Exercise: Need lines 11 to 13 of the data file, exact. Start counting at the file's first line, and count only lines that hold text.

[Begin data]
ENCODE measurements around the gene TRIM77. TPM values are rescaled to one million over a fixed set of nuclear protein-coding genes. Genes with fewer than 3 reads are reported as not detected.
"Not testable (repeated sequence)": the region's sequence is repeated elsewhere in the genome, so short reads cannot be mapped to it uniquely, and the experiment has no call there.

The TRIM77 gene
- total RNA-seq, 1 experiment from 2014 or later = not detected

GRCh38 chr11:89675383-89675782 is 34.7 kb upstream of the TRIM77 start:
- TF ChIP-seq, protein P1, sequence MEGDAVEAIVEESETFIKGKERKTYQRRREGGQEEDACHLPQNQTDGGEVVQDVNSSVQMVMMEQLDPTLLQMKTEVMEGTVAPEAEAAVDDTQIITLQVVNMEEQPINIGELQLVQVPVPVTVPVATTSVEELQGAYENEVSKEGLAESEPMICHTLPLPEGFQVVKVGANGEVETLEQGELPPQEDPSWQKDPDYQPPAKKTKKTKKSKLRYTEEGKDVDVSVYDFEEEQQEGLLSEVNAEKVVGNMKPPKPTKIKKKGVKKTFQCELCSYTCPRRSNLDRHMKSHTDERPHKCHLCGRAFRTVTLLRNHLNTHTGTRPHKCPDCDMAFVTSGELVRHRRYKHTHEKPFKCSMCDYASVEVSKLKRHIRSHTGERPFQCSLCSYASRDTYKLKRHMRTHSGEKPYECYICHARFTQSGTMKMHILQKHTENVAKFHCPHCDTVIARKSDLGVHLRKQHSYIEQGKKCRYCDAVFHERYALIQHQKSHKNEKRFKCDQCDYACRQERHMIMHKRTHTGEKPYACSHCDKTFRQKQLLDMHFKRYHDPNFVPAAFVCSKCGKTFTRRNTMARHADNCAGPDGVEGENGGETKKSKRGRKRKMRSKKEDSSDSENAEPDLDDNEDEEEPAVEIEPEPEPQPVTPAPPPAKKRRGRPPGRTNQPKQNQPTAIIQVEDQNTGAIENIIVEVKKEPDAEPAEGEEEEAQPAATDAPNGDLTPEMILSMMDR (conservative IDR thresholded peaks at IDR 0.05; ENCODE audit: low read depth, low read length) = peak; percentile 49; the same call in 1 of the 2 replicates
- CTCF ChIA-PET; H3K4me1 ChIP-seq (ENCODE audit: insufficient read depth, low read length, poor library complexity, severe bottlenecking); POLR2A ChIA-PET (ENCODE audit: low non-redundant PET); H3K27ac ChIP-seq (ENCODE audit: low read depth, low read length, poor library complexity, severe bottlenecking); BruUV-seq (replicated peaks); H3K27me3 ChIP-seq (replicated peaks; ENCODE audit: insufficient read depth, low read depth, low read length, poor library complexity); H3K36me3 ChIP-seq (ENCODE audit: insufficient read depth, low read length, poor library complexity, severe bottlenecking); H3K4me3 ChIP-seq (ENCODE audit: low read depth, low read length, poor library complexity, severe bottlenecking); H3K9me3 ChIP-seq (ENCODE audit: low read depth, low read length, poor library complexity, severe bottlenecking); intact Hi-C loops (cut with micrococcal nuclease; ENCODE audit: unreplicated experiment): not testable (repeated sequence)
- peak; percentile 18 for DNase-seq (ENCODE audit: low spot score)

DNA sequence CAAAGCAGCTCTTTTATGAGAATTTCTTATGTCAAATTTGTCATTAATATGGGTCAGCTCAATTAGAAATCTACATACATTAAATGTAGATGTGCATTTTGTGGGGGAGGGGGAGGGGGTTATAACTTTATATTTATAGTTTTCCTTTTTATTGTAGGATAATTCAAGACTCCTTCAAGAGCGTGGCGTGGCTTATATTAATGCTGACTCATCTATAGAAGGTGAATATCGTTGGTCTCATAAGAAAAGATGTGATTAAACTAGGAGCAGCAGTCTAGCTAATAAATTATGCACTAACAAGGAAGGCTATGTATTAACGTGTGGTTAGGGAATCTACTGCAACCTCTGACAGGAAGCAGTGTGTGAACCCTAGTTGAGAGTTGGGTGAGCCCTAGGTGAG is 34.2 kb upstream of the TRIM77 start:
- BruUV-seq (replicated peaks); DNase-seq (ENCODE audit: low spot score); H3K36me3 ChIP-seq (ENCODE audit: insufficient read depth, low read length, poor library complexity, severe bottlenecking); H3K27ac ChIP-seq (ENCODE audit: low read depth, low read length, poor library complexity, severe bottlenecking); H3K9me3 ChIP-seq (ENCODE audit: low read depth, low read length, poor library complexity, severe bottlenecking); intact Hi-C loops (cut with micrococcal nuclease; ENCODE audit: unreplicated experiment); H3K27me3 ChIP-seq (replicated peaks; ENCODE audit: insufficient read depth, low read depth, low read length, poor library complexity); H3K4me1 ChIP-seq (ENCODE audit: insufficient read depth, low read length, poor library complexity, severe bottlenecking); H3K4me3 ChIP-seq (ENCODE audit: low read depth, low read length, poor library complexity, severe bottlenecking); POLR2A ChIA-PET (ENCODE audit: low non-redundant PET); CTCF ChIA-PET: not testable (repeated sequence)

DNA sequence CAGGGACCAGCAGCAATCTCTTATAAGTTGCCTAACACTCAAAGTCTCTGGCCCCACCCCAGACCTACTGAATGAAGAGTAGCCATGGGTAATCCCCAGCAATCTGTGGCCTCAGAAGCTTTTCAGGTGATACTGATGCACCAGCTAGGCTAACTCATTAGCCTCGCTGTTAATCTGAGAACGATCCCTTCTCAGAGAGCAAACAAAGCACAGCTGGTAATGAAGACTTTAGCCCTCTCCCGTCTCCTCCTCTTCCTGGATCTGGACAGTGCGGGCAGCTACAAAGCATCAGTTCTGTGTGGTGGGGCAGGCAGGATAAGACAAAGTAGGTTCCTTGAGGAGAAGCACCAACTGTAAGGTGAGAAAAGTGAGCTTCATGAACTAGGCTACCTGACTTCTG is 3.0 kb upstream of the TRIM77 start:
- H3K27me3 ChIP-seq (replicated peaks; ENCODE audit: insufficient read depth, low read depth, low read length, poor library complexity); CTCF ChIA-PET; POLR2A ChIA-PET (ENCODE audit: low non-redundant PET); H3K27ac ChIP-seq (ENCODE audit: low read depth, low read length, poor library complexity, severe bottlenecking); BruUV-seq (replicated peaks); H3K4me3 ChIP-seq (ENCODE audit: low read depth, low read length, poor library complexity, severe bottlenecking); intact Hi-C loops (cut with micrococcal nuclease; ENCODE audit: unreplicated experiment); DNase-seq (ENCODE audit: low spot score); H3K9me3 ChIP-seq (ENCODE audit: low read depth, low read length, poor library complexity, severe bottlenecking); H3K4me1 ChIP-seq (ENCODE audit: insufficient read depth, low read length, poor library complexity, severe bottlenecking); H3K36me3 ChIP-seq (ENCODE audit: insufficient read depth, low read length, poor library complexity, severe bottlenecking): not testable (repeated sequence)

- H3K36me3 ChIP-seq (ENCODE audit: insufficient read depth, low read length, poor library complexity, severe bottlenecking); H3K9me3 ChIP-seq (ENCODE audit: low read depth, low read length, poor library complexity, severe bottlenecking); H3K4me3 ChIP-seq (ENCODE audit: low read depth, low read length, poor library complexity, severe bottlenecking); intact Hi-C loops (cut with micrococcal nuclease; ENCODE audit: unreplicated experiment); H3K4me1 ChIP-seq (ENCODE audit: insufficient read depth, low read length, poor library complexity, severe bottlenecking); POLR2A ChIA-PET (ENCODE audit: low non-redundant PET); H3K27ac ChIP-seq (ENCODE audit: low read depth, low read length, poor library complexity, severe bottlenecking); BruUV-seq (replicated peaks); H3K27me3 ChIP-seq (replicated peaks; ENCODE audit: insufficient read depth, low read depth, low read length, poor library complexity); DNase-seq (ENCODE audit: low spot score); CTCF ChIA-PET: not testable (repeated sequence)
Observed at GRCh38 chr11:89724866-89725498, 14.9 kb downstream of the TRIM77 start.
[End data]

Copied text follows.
DNA sequence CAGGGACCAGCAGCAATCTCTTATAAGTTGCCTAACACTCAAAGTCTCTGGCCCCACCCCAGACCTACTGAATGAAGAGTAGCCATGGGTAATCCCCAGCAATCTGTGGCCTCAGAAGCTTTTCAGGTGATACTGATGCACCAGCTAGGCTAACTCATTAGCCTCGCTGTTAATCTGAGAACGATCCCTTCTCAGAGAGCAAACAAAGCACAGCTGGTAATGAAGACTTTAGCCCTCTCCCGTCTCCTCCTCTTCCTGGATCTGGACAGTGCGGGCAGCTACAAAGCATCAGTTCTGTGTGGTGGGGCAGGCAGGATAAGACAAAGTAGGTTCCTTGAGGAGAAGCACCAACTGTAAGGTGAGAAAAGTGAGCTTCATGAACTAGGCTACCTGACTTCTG is 3.0 kb upstream of the TRIM77 start:
- H3K27me3 ChIP-seq (replicated peaks; ENCODE audit: insufficient read depth, low read depth, low read length, poor library complexity); CTCF ChIA-PET; POLR2A ChIA-PET (ENCODE audit: low non-redundant PET); H3K27ac ChIP-seq (ENCODE audit: low read depth, low read length, poor library complexity, severe bottlenecking); BruUV-seq (replicated peaks); H3K4me3 ChIP-seq (ENCODE audit: low read depth, low read length, poor library complexity, severe bottlenecking); intact Hi-C loops (cut with micrococcal nuclease; ENCODE audit: unreplicated experiment); DNase-seq (ENCODE audit: low spot score); H3K9me3 ChIP-seq (ENCODE audit: low read depth, low read length, poor library complexity, severe bottlenecking); H3K4me1 ChIP-seq (ENCODE audit: insufficient read depth, low read length, poor library complexity, severe bottlenecking); H3K36me3 ChIP-seq (ENCODE audit: insufficient read depth, low read length, poor library complexity, severe bottlenecking): not testable (repeated sequence)

- H3K36me3 ChIP-seq (ENCODE audit: insufficient read depth, low read length, poor library complexity, severe bottlenecking); H3K9me3 ChIP-seq (ENCODE audit: low read depth, low read length, poor library complexity, severe bottlenecking); H3K4me3 ChIP-seq (ENCODE audit: low read depth, low read length, poor library complexity, severe bottlenecking); intact Hi-C loops (cut with micrococcal nuclease; ENCODE audit: unreplicated experiment); H3K4me1 ChIP-seq (ENCODE audit: insufficient read depth, low read length, poor library complexity, severe bottlenecking); POLR2A ChIA-PET (ENCODE audit: low non-redundant PET); H3K27ac ChIP-seq (ENCODE audit: low read depth, low read length, poor library complexity, severe bottlenecking); BruUV-seq (replicated peaks); H3K27me3 ChIP-seq (replicated peaks; ENCODE audit: insufficient read depth, low read depth, low read length, poor library complexity); DNase-seq (ENCODE audit: low spot score); CTCF ChIA-PET: not testable (repeated sequence)